Whilst this is a photo copy, and some of the pages are a little askew, it was all readable and intact. A real bonus finding an old manual for a classic piece of kit that no other site had.
Text excerpt from page 9 (click to view)
Saucepans The heating zones are fitted with thermal limiters, which are a safety device to prevent the ceramic glass overheating, larger pans can be used - up to 230 mm (9") base diameter on a nominal 180 mm (7") heated area providing they do not overlap the hob trims. Only use cookware manufactured for use on ceramic hobs. Look for the relevant symbol (Fig.1). Radiant Ring Gas Solid Plate Fig.1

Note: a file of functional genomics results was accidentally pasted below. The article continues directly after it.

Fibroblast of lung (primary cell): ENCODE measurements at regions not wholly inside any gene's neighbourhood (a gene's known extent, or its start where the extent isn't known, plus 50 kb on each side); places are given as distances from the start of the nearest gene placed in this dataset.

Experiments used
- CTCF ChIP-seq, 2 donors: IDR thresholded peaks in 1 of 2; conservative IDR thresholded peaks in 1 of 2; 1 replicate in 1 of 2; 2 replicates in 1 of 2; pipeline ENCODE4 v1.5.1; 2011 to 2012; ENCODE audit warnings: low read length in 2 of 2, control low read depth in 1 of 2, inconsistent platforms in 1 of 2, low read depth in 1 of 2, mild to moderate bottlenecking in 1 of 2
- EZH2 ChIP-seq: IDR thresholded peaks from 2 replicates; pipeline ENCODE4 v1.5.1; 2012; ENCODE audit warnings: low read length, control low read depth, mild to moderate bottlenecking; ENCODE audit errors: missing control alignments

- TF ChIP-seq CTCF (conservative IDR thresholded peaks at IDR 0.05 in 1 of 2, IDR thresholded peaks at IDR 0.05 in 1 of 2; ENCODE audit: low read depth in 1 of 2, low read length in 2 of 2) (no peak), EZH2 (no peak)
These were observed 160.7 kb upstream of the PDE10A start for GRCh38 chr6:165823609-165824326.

Cooking pans with aluminium or copper bottoms are unsuitable for use. These materials can cause stains that can not be removed. The following advice should be followed to achieve an optimum energy consumption as well as avoiding overboiling, which can be burned onto the cooking zones. Pan Bases Cooking and frying pans should have a flat, solid and smooth base. A base with rough edges can scratch and leave abrasion marks on the ceramic surface. Pan Sizes Pans should have flat bases and be approximately the same size as the cooking area. Pan Lids A lid prevents heat from escaping and therefore reduces the cooking time. Specialist Pans Pressure cookers, preserving pans, etc. should comply with the recommendations for normal saucepans given above. Traditional round bottomed woks are not suitable for use even with a stand, woks with flat bases are available and do comply with the recommendations. General Notes Â Very thin, badly dented and distorted pans, particularly with uneven bases should NOT be used. Â Never place a utensil with a skirt (e.g. a bucket) on the heated area. Â Pans should not have rough bases and should be lifted on and off the cooking zone. Do not slid them, as this may scratch the surface of the hob. Â Do not use large preserving pans or fish kettle across two cooking zones as damage may occur to the hob. Â Pans must NOT overlap the hob trims. 9